A common topic of discussion about writing is whether one writes longhand or favours a computer. In my case it’s a combination of both.
I took this picture this morning. In my hand I’m holding my current favourite pen of choice, the Mitsubishi Uniball Jetstream. The pen writes smoothly, the ink dries quickly and there are no clumps. It’s also an easy pen to find. I have several of them in my house at any one point. The biggest problem I think is that they run out quickly, but that might be because I’m writing longhand a lot more at the moment.
Currently I’m writing several pages of longhand – no topic, no censorship – every day. It’s something I’ve added to my routine as a method of freeing up my writing and sorting out what’s in my head. Sometimes I’ll do this several times a day if I have surplus chaff in my head that needs threshing. There are occasions when I refer to this as “writing the crazy out”. I can spot patterns and solutions after writing things down that were difficult to notice while they were whizzing about in my head.
When it comes to fiction I alternate between keyboard and longhand for certain specific tasks.
Poetry always starts with pen and paper. When I want to write a poem I never reach for the keyboard. I write several swift early drafts – with much crossing out – until the main form coalesces and I know what I’m trying to say. At this point I transfer the poem onto the computer, and that’s where I make final adjustments.
Plot ideas for prose and scripts also always start on the page via a pen. I find it easier to brainstorm and allow the first surge of raw concept to pour out if I’m writing longhand. It also lets me doodle – something I do as a method of sidetracking one part of my brain to allow other ideas bubble up.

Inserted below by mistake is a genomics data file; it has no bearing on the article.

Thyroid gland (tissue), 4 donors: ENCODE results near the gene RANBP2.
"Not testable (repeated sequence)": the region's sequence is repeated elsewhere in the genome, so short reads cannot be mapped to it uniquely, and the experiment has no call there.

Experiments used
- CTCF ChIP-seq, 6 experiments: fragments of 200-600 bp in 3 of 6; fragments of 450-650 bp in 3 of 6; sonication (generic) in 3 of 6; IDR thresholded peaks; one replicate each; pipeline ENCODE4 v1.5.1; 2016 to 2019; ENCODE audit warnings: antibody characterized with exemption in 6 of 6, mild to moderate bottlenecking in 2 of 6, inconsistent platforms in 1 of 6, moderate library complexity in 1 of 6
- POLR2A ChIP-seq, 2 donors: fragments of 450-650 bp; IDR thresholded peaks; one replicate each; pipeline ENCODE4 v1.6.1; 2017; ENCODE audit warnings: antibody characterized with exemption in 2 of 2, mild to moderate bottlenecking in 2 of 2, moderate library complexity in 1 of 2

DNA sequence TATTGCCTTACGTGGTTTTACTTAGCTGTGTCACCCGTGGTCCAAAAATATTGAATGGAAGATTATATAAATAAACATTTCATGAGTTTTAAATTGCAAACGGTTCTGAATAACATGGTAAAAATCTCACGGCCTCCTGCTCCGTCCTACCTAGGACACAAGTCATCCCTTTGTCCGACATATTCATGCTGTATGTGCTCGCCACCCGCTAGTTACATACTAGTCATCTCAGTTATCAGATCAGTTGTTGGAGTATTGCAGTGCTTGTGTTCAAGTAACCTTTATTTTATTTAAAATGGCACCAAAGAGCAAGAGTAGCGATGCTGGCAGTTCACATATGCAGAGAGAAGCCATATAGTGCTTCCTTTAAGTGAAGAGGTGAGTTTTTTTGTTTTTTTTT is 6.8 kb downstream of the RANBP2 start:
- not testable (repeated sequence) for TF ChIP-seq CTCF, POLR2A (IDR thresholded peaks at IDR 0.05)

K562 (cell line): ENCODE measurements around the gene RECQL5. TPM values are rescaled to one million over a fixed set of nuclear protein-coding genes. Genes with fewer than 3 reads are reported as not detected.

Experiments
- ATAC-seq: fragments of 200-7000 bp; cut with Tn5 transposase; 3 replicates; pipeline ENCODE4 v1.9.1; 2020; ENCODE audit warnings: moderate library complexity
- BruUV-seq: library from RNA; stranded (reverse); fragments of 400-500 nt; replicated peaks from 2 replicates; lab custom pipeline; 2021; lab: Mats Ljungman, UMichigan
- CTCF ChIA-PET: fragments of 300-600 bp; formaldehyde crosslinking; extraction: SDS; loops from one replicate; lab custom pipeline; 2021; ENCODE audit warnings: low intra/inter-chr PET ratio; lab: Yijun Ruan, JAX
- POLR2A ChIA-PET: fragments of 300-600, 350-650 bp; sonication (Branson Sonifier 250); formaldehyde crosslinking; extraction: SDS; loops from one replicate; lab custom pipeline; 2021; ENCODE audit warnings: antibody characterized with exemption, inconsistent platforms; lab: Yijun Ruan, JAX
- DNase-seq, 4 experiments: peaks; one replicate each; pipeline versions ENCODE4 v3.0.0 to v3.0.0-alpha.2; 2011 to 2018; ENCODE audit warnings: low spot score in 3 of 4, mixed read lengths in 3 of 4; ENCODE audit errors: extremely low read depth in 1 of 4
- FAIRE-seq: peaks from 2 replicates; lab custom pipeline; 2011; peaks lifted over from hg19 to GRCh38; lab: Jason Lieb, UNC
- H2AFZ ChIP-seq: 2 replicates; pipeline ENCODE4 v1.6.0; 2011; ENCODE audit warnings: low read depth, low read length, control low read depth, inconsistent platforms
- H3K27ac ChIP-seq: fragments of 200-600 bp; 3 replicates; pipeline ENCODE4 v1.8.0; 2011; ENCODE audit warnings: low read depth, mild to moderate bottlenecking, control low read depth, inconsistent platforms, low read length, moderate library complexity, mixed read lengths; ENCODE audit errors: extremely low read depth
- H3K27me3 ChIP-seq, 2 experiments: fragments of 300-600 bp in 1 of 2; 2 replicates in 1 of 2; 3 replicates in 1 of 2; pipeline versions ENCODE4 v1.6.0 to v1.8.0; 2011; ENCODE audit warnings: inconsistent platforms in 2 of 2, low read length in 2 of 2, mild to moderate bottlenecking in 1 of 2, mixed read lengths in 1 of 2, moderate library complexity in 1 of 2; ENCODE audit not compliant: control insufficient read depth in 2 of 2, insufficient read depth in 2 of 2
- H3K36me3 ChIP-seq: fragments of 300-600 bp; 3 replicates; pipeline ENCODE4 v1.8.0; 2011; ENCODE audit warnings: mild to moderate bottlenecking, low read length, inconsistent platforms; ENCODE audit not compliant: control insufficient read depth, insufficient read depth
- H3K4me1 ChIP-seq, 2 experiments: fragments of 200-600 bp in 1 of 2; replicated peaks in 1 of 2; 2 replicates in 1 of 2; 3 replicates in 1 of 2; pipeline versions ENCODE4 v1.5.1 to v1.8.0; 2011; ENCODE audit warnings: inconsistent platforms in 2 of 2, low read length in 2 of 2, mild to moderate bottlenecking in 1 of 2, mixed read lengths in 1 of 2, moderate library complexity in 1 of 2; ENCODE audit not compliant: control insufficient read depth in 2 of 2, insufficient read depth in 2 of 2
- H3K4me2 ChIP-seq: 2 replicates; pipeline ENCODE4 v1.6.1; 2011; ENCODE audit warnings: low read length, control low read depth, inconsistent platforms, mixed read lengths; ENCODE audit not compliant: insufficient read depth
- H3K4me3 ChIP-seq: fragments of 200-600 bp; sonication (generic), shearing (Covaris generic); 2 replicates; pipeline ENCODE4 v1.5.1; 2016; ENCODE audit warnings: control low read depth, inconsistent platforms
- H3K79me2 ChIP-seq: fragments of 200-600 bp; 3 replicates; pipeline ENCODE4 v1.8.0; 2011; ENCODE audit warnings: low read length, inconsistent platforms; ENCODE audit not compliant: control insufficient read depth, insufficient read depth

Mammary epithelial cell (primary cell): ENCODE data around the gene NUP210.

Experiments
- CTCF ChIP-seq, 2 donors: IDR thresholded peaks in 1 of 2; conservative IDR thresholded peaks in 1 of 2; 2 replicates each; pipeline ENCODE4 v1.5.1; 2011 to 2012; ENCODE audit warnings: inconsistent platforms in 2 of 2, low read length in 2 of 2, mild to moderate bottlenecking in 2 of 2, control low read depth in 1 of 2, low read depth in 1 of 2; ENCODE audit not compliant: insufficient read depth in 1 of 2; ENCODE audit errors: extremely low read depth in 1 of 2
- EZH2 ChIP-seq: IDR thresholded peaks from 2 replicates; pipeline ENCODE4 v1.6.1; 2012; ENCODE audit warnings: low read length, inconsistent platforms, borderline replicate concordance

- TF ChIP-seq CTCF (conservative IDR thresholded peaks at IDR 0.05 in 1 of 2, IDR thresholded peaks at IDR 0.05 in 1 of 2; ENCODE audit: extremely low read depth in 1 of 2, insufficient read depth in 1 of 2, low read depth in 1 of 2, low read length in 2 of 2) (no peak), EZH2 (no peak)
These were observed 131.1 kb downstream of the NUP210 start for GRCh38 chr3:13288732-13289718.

Generally, I begin and end prose and scripts using the computer. Yet, on many of the projects I will have resorted to paper and pen to loosen up ideas, and on occasion a sudden burst of inspiration can best be captured via longhand.
All editing occurs on the computer. I never print out and edit. I revise work directly on the computer, and relentlessly save every draft as a separate file.
The best thing about pen and paper is that they are not dependent on battery life, and can take being dropped or knocked about in the bottom of your bag or pocket with loose change and keys. I can reach for a pen and paper and jot down notes in almost any situation.
I love my gadgets to death, but sometimes nothing will work for me other than the old school solution: pen and paper.
Addendum: this is what works for me, and is not a prescriptive statement on the correct method to capture inspiration.
I can’t start anything on the computer. It’s just wrong. I also have different pens for different things and I can’t abide anything other than narrow-ruled paper. I’ll go to all sorts of lengths to find narrow-ruled paper.
Not that I’m a crazy obsessive or anything.
It’s a good example that different methods work for different people, and I completely appreciate your need to do things a certain way.
I don’t think it’s crazy obsessive, it’s just the criteria you need to write. 😉
The need to write can be compulsive and rather irrational (to many people’s thinking) anyway!
Yeah. I’ve killed half a moleskine since the start of August.